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Supreme Court judgement confirms the complexity of "reflective loss"

The Supreme Court’s judgement this year on the principle of “reflective loss” highlighted the complexity of the issue and will have a significant impact on future of claims against directors and officers and their insurers.

The Sevilleja v Marex Financial Ltd (2020) case allowed the principle to be revisited and the Supreme Court confirmed that the principle against reflective loss is “limited to claims by shareholders that, as a result of actionable loss suffered by their company, the value of their shares, or of the distributions they receive as shareholders, has been diminished. Other claims, whether by shareholders or anyone else, should be dealt with in the ordinary way”.

Marex sought damages from Sevilleja who relied on the principle of reflective loss to defend the claim. Sevilleja argued that because Marex was seeking to recover losses which were identical to those suffered by the two companies involved- two liquidated British Virgin Islands companies- and which would be made good if the companies succeeded in any action against him, the loss was reflective of the companies’ loss and as a result barred.

The Court of Appeal found in favour of Sevilleja and found that not only did the principle of reflective loss apply to shareholders, but also to creditors, even if creditors were not a shareholder.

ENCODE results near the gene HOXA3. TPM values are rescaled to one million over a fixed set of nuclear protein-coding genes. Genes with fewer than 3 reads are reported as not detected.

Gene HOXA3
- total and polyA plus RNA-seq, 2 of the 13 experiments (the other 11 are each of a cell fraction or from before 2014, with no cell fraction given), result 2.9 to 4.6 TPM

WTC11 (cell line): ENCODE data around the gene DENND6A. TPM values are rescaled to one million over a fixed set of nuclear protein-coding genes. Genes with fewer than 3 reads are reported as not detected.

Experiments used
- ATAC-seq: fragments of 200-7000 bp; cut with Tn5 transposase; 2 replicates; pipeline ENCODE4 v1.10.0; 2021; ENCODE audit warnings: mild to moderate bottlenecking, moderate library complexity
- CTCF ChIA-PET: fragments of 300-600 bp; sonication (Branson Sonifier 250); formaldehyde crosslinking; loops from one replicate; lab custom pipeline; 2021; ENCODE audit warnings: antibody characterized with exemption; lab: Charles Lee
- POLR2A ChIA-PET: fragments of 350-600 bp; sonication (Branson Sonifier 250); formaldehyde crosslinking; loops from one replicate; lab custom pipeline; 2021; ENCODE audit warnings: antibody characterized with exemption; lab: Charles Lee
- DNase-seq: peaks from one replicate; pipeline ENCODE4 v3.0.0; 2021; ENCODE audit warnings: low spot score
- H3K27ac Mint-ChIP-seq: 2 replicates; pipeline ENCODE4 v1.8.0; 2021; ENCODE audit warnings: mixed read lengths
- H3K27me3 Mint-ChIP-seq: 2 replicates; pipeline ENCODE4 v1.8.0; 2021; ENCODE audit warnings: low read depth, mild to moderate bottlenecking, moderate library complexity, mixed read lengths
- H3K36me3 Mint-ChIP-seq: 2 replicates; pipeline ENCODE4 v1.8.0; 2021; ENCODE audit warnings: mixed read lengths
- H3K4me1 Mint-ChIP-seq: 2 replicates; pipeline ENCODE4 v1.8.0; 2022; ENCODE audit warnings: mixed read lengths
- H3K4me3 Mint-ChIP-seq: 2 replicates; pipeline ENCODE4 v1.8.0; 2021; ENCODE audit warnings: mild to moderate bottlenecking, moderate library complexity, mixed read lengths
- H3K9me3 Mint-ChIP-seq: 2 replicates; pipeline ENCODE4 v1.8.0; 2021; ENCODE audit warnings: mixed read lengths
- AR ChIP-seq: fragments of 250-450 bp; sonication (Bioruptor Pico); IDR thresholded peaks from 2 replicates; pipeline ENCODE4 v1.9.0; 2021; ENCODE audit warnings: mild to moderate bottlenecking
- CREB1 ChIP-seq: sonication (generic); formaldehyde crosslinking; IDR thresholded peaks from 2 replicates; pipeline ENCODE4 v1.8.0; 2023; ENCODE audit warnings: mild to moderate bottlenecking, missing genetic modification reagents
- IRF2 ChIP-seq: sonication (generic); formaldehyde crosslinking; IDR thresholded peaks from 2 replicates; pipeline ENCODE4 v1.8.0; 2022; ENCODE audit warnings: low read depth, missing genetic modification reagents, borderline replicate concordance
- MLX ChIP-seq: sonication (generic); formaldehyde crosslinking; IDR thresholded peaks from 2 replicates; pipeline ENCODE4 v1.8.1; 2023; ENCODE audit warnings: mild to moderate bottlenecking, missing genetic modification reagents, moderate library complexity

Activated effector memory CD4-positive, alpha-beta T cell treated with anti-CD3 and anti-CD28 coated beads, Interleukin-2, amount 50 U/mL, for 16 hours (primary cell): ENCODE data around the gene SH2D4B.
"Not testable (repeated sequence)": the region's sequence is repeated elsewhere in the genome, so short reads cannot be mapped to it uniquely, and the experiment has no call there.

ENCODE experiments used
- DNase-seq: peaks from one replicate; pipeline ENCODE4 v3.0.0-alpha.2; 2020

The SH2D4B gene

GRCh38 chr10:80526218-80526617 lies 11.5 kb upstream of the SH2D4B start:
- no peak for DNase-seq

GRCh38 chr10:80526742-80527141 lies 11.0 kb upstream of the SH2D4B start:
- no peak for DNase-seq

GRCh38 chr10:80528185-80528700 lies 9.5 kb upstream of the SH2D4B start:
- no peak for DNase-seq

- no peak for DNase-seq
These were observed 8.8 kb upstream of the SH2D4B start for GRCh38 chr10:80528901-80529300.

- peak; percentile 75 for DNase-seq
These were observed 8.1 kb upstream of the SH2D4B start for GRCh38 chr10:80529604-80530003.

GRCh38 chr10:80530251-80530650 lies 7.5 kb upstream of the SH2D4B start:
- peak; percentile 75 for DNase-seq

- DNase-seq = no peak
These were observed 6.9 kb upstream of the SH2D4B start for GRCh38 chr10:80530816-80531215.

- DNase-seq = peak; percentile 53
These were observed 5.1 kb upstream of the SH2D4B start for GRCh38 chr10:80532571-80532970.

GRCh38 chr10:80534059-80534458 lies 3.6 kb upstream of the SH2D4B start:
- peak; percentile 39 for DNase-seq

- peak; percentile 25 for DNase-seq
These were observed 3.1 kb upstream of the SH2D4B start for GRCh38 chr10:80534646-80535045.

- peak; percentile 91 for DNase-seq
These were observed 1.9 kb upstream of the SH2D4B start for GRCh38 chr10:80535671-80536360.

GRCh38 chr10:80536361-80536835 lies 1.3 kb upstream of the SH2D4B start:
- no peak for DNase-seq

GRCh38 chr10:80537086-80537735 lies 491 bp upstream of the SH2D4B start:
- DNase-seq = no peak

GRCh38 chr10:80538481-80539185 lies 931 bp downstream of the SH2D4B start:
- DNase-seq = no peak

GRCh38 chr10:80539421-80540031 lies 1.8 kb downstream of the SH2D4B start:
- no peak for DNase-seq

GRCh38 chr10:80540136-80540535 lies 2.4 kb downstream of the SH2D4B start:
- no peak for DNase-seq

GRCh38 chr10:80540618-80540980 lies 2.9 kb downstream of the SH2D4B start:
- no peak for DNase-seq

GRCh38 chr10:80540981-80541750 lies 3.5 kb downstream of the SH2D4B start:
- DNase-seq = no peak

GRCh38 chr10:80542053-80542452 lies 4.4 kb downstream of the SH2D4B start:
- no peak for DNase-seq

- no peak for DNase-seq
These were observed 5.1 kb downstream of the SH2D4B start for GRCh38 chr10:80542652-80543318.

However, Marex was given permission to appeal to the Supreme Court and the Justices were unanimous that the rule against reflective loss should not apply in this case. Marex’s appeal was therefore allowed and it was able to recover from Sevilleja. Significantly, the Justices reached their decision by alternative routes and were split 4:3 in their reasoning.

The reflective loss principle has often been a way to limit circumstances where a third party seeks to recover personally for losses suffered by a company. The decision will be welcomed by potential claimants and while the general principle of double recovery remains, this judgment paves the way for non-shareholders to pursue further avenues of recovery.

The judgement should serve as a warning to company directors to ensure they are proactively complying with their fiduciary duties as the impact of COVID-19 and the government’s shutdown measures are leading to an increase in insolvencies triggering creditor and third party claims to recover their losses.

W Denis Insurance Brokers has a dedicated ProFin team, based in London, which specialises in Management Liability, D&O Liability, Securities Liability. To discuss this further with an expert at W Denis, please make arrangements via daniel.moss@wdenis.co.uk and on 0113 2439812

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